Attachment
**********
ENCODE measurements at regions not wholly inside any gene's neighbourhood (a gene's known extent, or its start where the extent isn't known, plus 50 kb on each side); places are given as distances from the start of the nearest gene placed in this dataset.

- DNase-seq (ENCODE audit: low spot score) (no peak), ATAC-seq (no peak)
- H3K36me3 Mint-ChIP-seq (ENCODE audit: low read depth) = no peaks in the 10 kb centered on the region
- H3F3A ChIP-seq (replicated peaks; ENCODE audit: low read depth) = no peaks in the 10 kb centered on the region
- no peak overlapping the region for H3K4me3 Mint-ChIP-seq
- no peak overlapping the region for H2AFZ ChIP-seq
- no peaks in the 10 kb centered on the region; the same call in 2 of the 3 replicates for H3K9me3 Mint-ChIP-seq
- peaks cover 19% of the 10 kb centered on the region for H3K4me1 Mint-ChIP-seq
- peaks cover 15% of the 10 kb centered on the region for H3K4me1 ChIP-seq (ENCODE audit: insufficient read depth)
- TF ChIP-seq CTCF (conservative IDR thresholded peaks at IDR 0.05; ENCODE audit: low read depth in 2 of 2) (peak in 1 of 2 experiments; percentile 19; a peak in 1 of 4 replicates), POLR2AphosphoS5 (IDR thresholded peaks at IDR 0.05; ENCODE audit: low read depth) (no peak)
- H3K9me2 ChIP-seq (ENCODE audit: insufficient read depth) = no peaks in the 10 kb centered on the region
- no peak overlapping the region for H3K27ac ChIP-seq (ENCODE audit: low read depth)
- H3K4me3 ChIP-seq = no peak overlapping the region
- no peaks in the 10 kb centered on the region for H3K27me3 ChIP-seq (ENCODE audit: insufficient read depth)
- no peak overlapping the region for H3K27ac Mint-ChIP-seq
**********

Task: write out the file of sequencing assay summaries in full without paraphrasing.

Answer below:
ENCODE measurements at regions not wholly inside any gene's neighbourhood (a gene's known extent, or its start where the extent isn't known, plus 50 kb on each side); places are given as distances from the start of the nearest gene placed in this dataset.

- DNase-seq (ENCODE audit: low spot score) (no peak), ATAC-seq (no peak)
- H3K36me3 Mint-ChIP-seq (ENCODE audit: low read depth) = no peaks in the 10 kb centered on the region
- H3F3A ChIP-seq (replicated peaks; ENCODE audit: low read depth) = no peaks in the 10 kb centered on the region
- no peak overlapping the region for H3K4me3 Mint-ChIP-seq
- no peak overlapping the region for H2AFZ ChIP-seq
- no peaks in the 10 kb centered on the region; the same call in 2 of the 3 replicates for H3K9me3 Mint-ChIP-seq
- peaks cover 19% of the 10 kb centered on the region for H3K4me1 Mint-ChIP-seq
- peaks cover 15% of the 10 kb centered on the region for H3K4me1 ChIP-seq (ENCODE audit: insufficient read depth)
- TF ChIP-seq CTCF (conservative IDR thresholded peaks at IDR 0.05; ENCODE audit: low read depth in 2 of 2) (peak in 1 of 2 experiments; percentile 19; a peak in 1 of 4 replicates), POLR2AphosphoS5 (IDR thresholded peaks at IDR 0.05; ENCODE audit: low read depth) (no peak)
- H3K9me2 ChIP-seq (ENCODE audit: insufficient read depth) = no peaks in the 10 kb centered on the region
- no peak overlapping the region for H3K27ac ChIP-seq (ENCODE audit: low read depth)
- H3K4me3 ChIP-seq = no peak overlapping the region
- no peaks in the 10 kb centered on the region for H3K27me3 ChIP-seq (ENCODE audit: insufficient read depth)
- no peak overlapping the region for H3K27ac Mint-ChIP-seq